Top US companies building climate change into their business plans to stay ahead

Clare Saxon Ghauri
Reading time: 3 minutes
10 June 2014

NEW YORK: Major public companies in the US are embedding climate change and clean technology in their business plans to remain globally competitive, new research shows.

A report by CDP comparing business responses to climate change across 9 US states, has found global warming is being integrated into strategies to give top companies the commercial edge in America and beyond.

Analyzing responses from 172 leading businesses in California, Colorado, Michigan, Minnesota, North Carolina, Ohio, Pennsylvania, Texas and Virginia, CDP says many are innovating to feed growing demand for greener, more energy efficient products, as well as to adapt to changing climate laws.

California-based IT corporation and member of The Climate Group, Hewlett-Packard (HP), has seen fast growth in its low carbon products and is innovating to reduce emissions across the business. Like many companies the company also sees new climate regulation as an opportunity.

Quoted in the report, HP says: “[…] we are betting on game changing technologies that have the potential to drastically reduce the environmental footprint of large-scale computing. Any changes in fuel or energy regulation, carbon taxes or product efficiency standards that result in an increased cost to doing business, either directly (carbon tax) or indirectly (energy tax), will present an opportunity for HP through our ability to help our customers reduce and manage their IT related energy demand.”

But regulatory uncertainty has also limited companies’ abilities to plan effectively, which has cost them in the past. Bank of America, for example, reports this uncertainty is holding the company back from low carbon investments.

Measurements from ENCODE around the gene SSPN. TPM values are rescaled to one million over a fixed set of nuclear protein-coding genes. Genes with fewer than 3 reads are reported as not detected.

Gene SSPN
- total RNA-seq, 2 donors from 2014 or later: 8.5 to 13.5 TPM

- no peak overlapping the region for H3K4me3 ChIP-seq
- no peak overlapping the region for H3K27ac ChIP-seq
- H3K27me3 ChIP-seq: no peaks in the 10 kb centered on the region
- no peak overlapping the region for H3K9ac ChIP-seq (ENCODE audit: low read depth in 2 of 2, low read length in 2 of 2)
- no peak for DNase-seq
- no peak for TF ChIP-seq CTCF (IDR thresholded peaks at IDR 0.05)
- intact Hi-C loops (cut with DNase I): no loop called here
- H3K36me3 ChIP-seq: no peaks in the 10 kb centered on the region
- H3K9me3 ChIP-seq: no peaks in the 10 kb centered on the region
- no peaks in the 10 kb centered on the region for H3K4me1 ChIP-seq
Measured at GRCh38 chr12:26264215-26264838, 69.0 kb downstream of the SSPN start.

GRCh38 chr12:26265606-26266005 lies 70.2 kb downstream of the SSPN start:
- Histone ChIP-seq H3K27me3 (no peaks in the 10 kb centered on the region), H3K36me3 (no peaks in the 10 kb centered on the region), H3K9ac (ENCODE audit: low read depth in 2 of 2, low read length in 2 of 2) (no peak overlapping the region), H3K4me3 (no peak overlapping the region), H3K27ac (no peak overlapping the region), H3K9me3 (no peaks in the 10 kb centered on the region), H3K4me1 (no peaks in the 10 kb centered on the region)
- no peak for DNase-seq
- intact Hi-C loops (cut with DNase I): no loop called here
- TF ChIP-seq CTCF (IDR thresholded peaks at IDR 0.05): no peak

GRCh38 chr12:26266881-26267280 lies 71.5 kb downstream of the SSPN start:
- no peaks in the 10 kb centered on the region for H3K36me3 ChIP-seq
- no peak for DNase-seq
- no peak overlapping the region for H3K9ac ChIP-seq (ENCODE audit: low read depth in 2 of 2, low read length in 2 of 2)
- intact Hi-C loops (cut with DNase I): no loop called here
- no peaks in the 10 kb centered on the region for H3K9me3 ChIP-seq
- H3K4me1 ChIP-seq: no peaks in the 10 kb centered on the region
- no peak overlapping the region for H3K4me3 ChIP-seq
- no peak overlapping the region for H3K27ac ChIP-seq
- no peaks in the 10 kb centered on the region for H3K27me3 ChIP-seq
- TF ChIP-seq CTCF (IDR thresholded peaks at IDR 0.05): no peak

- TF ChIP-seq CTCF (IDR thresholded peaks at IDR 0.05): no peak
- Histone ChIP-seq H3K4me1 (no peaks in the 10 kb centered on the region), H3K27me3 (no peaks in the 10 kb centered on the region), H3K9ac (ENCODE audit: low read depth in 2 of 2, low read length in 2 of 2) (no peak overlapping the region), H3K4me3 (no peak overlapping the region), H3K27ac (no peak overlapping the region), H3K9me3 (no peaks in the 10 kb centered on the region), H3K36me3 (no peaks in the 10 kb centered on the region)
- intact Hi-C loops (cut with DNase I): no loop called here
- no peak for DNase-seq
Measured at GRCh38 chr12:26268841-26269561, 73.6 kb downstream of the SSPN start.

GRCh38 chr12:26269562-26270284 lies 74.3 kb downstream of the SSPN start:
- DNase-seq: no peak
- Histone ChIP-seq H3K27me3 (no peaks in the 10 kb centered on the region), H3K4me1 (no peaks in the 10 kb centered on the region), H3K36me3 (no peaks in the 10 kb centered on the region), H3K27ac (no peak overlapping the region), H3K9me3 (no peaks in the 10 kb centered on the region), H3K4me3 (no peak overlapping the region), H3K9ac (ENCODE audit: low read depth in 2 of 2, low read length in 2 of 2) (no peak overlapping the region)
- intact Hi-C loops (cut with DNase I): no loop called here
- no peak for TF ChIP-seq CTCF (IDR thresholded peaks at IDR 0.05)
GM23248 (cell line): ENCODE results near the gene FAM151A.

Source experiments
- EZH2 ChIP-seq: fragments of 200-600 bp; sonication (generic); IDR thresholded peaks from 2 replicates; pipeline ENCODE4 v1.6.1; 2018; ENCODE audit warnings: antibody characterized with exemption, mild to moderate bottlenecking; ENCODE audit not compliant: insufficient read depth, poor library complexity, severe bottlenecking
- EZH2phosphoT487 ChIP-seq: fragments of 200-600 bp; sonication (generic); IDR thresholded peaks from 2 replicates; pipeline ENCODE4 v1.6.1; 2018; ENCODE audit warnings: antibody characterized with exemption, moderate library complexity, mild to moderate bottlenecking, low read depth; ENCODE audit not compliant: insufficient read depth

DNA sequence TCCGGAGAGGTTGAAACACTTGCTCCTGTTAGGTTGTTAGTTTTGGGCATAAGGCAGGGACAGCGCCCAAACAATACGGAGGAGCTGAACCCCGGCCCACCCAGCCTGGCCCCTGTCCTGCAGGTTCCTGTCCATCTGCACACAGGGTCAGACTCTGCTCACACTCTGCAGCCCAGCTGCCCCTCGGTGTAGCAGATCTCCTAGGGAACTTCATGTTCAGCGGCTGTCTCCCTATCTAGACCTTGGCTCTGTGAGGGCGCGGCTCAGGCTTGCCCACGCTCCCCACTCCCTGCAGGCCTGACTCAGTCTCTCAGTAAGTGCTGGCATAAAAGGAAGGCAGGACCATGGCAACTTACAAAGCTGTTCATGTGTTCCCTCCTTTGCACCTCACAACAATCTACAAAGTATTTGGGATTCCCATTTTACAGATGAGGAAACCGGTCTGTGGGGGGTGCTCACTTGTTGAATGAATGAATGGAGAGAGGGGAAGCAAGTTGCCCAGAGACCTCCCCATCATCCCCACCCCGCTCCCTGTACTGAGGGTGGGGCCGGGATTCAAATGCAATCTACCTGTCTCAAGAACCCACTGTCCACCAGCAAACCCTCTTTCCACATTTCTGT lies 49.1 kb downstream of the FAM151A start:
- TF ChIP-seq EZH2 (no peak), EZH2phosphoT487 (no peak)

Perhaps owing to consistently strong goverment support for green growth, standing out in the report is the state of California, which boasts clear progress toward its low carbon economy. An impressive 86% of the businesses reviewed say climate change is factored into their business strategy, and 90% say they’re engaged in activities that influence energy efficiency and climate policy.

Reporting on its renewables investments as a lucrative means to becoming more resilient to climate risk, another Californian tech-giant, Google, says: “Google’s long term strategy has been to help encourage the development and deployment of more renewable energy through policy advocacy… investments in early stage companies, and investments in large scale renewable energy projects. In 2012, our investments in large scale renewable energy projects included an additional commitment of US$275 million to two large wind projects, bringing our total commitments to renewable energy projects to over US$1 billion.

“This gains us strategic advantage over our competitors by providing stable electricity prices over the long term, lowering our operational costs, and helping to protect us from risks.”

Boosting renewables is a key element in many of the companies' strategies across the states analyzed, with almost all Texan businesses in the report listing that natural gas, wind or solar power is now part of their energy mix.

Tom Carnac, President, CDP in North America, commented in a statement: "Managing global warming impacts delivers competitive advantage to US companies. We are moving from a world that's projecting future climate risks to one that's experiencing those risks now. Regulation can help level the playing field, allowing more companies to benefit from mitigating the risks, while speeding up the shift to a profitable low carbon economy."

By Clare Saxon

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